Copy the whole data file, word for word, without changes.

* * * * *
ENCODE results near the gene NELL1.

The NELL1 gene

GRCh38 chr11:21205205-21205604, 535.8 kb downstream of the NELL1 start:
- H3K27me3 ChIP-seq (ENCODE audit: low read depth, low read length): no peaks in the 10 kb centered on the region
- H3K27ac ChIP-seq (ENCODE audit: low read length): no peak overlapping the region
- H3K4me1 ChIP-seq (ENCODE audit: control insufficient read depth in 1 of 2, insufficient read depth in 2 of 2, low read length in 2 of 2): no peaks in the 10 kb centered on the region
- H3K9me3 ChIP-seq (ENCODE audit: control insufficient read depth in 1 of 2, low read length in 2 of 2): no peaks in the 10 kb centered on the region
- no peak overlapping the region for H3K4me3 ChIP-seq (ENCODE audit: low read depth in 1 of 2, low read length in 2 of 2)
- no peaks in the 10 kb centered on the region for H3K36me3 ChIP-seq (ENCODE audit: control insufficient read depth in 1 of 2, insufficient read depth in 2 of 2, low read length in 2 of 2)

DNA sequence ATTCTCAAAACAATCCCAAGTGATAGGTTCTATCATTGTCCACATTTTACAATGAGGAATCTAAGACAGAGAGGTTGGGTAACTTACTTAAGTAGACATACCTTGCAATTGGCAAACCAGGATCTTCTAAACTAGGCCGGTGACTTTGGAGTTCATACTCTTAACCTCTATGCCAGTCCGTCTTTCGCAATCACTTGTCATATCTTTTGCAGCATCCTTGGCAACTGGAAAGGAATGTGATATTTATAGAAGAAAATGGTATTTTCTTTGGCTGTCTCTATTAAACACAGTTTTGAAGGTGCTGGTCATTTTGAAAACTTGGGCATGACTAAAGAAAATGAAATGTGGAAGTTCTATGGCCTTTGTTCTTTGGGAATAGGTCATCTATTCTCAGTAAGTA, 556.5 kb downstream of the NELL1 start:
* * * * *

ENCODE results near the gene NELL1.

The NELL1 gene

GRCh38 chr11:21205205-21205604, 535.8 kb downstream of the NELL1 start:
- H3K27me3 ChIP-seq (ENCODE audit: low read depth, low read length): no peaks in the 10 kb centered on the region
- H3K27ac ChIP-seq (ENCODE audit: low read length): no peak overlapping the region
- H3K4me1 ChIP-seq (ENCODE audit: control insufficient read depth in 1 of 2, insufficient read depth in 2 of 2, low read length in 2 of 2): no peaks in the 10 kb centered on the region
- H3K9me3 ChIP-seq (ENCODE audit: control insufficient read depth in 1 of 2, low read length in 2 of 2): no peaks in the 10 kb centered on the region
- no peak overlapping the region for H3K4me3 ChIP-seq (ENCODE audit: low read depth in 1 of 2, low read length in 2 of 2)
- no peaks in the 10 kb centered on the region for H3K36me3 ChIP-seq (ENCODE audit: control insufficient read depth in 1 of 2, insufficient read depth in 2 of 2, low read length in 2 of 2)

DNA sequence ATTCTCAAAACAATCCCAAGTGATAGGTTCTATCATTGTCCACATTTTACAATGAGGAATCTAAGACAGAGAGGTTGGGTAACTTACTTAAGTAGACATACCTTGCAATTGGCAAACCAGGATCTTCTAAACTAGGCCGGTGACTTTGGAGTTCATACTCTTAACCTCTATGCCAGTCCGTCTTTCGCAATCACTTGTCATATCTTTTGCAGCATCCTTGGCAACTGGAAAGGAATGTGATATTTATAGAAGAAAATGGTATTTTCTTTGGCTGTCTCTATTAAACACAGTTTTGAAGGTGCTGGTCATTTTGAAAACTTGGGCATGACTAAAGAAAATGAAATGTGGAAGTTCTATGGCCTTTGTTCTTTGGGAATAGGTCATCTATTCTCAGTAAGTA, 556.5 kb downstream of the NELL1 start: